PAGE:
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PANCE Practice Exam #3

Terms in this set (236)

The answer is B.
EXPLANATION: Allergen-specific serum IgE testing is an easy and accurate method for determining the presence of atopic allergy, and with newer in vitro technology available, in vitro testing is at least equivalent to skin testing in efficacy. In vitro assays are safe, specific, cost-effective, and reproducible, and do not require the patient to be free of antihistamines and other medications that may interfere with skin testing. They are also easy and quick and are therefore preferred, especially in children and in anxious patients.
Although the original in vitro assay, the RAST test (radioallergosorbent test), is no longer performed, its name is still used today to generally describe IgE-specific blood testing. However, not all in vitro assays available today are alike. The newer assays tend to be faster, more reliable, and more efficient than previous tests. The ImmunoCAP is an excellent example of this newer technology. Not using a reliable assay may affect the diagnosis of atopy and therefore the prescribing of appropriate therapy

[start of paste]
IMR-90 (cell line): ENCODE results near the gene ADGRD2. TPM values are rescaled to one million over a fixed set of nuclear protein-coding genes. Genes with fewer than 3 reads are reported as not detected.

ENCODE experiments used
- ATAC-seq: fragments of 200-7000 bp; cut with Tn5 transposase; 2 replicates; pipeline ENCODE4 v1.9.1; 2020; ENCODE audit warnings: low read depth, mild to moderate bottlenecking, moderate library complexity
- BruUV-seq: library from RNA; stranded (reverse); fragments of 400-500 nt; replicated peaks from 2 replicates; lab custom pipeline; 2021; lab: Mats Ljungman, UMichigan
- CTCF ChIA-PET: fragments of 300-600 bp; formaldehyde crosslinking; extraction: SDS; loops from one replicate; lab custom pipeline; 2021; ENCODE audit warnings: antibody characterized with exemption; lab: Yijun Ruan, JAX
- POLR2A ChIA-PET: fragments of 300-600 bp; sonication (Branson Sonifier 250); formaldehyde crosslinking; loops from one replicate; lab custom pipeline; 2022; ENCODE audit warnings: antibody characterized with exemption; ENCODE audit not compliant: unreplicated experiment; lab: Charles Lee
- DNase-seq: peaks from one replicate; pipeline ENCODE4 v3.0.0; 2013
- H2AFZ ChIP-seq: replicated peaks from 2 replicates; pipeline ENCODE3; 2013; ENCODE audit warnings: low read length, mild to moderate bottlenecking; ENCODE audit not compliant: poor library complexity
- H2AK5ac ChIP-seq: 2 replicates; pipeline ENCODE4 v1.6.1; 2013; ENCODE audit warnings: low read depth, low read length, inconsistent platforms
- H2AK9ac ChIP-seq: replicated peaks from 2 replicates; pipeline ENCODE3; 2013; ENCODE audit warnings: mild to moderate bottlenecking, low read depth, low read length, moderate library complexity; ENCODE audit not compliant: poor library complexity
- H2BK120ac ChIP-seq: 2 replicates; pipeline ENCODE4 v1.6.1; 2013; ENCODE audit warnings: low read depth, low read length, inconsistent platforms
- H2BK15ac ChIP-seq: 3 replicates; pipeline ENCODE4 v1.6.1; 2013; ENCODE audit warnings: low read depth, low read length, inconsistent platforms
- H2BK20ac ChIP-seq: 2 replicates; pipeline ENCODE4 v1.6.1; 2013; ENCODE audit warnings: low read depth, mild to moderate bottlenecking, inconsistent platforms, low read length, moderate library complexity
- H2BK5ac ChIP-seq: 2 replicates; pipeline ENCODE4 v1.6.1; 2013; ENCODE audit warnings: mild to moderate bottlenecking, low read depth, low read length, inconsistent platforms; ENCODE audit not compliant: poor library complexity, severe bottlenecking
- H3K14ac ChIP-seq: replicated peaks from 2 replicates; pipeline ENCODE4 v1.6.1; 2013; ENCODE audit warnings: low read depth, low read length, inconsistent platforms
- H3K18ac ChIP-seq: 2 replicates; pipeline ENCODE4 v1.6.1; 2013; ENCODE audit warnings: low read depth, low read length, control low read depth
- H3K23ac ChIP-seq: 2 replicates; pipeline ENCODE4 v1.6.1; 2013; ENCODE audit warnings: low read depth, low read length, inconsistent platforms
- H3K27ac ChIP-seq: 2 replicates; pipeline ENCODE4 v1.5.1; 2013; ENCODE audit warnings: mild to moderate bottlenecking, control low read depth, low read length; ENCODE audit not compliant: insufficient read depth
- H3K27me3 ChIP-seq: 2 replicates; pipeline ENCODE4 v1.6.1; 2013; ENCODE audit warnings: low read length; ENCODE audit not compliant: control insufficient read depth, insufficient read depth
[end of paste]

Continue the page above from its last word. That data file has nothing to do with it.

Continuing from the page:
In vitro testing can be cost-effective if an appropriately chosen inhalant screening battery of 10 to 12 allergens consisting of the most prevalent pollens, molds, dust mites, and animals in the local environment is used. In children, common allergenic foods are substituted or added. No further testing is necessary if this battery is negative. If the screening battery is positive and if no immunotherapy is considered, additional allergy testing can be performed.